I investigate the paradoxes associated with the Fédération Internationale de Football Association (FIFA) point-based ranking of national soccer teams. The ranking has been plagued with paradoxes that incentivize teams to avoid playing friendly matches, i.e., matches that are not part of any official FIFA tournament or preliminaries, and applying other counterintuitive strategies. The most spectacular paradox was the dramatic underrating of the hosts of major tournaments. For a long time, host teams, which were absent from preliminary matches, would play only friendly matches that awarded few points. Here, I present three models that estimate the magnitude of the resulting “host effect” at 14.2–16 positions. Such an estimate counteracts the intuition that a large investment in hosting a tournament should result in an improvement in the host team’s standing. However, as discussed here, a given host’s low ranking could decrease interest in the tournament, and likely result in a major loss of advertisement revenue.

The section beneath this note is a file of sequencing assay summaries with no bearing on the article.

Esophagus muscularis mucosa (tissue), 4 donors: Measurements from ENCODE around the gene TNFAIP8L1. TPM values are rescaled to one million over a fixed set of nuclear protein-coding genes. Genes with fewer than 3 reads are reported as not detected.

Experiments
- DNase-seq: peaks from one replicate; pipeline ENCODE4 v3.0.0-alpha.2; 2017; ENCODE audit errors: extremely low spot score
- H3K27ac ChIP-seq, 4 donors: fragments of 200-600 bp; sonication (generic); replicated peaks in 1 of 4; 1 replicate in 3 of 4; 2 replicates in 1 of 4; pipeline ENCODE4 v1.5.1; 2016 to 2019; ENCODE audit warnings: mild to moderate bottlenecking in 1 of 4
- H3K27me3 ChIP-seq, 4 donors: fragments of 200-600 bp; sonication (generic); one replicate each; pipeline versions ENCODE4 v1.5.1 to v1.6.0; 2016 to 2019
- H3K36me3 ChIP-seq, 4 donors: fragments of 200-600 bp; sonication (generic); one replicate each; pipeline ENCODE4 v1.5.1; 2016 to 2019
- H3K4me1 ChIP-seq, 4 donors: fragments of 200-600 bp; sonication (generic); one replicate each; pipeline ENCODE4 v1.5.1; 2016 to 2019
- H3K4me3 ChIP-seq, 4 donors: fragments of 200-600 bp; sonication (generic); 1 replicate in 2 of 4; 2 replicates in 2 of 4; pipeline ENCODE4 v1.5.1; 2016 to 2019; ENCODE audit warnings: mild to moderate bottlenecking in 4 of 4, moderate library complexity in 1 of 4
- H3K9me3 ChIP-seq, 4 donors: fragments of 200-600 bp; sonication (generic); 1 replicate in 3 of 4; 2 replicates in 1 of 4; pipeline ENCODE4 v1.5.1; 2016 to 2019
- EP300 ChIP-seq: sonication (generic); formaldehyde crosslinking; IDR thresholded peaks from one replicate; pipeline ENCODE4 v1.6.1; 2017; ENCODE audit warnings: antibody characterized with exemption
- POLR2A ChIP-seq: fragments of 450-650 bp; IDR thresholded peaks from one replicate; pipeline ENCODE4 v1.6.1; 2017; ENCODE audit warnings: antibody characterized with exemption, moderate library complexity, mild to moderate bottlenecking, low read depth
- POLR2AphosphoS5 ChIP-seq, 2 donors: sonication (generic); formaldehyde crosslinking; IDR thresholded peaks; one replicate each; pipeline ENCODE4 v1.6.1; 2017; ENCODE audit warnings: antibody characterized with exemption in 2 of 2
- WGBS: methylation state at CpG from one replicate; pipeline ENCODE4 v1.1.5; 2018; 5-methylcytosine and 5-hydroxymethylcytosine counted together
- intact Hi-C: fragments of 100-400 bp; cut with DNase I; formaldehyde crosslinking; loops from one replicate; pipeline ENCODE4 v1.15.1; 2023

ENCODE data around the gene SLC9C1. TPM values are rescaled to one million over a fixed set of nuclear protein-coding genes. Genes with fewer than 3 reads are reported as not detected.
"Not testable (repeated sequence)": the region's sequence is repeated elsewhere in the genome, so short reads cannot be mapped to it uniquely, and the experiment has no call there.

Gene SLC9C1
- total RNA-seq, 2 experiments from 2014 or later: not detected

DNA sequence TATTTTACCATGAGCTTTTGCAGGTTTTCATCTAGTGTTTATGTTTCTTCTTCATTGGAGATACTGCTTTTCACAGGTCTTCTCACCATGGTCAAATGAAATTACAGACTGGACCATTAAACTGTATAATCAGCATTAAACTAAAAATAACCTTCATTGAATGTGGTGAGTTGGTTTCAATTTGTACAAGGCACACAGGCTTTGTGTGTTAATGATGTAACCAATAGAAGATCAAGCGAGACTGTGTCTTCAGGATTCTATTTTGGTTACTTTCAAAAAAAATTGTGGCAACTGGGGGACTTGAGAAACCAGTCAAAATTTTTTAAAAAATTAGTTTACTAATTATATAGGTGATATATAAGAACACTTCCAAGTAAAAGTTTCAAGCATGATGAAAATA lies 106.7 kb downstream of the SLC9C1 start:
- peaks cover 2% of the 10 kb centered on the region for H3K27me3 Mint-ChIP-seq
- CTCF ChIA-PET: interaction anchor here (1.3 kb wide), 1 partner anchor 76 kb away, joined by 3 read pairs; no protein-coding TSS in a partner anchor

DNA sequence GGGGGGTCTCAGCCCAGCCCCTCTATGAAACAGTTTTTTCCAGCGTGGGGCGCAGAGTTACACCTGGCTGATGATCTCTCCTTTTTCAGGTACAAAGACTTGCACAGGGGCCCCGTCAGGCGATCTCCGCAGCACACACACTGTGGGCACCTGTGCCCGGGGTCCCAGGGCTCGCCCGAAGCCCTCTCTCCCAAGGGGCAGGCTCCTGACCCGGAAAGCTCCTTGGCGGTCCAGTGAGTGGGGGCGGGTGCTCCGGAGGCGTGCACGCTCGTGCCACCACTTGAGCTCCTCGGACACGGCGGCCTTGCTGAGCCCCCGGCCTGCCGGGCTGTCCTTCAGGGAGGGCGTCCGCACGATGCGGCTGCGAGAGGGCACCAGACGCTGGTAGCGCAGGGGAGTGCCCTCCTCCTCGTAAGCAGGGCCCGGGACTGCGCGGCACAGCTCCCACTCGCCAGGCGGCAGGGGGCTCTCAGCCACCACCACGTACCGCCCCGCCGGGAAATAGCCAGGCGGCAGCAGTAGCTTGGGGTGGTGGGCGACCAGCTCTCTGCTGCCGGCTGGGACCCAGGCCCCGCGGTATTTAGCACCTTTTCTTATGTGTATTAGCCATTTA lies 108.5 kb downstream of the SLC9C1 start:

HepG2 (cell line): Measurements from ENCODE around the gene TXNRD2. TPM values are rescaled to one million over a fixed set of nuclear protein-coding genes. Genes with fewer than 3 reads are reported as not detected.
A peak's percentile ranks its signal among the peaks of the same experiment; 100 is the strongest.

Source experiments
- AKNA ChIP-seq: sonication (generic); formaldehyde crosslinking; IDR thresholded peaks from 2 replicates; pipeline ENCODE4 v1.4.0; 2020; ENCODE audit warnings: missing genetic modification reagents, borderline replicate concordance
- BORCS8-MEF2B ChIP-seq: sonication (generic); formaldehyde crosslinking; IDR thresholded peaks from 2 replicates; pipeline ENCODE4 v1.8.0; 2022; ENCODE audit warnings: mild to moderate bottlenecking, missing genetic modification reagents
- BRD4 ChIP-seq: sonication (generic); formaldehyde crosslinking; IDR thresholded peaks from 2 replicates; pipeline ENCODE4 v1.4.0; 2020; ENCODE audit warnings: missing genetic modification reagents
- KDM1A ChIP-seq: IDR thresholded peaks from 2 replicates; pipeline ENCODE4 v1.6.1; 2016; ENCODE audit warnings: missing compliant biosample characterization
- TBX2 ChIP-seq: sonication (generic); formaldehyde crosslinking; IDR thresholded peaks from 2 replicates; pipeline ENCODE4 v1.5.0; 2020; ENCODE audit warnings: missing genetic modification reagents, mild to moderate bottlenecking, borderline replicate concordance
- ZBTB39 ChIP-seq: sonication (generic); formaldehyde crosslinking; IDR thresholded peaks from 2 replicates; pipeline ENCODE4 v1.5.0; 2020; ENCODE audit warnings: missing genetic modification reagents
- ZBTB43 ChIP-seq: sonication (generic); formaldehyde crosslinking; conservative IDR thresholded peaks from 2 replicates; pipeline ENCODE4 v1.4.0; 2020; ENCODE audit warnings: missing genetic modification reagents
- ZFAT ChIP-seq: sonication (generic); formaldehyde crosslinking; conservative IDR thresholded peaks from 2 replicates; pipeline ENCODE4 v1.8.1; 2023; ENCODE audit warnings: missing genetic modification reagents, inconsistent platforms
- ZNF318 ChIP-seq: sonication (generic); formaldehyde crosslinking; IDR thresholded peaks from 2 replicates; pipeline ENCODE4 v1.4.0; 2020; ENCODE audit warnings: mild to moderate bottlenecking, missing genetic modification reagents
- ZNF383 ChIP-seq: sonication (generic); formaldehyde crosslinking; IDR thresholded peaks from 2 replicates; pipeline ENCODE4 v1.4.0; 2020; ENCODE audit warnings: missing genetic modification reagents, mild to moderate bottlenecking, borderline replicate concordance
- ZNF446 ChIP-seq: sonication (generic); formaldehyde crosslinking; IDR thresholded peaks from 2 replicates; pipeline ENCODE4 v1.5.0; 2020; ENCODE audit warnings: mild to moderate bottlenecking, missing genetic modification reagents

Keywords: football; soccer; FIFA ranking; social choice paradoxes; point systems; host paradox; World Cup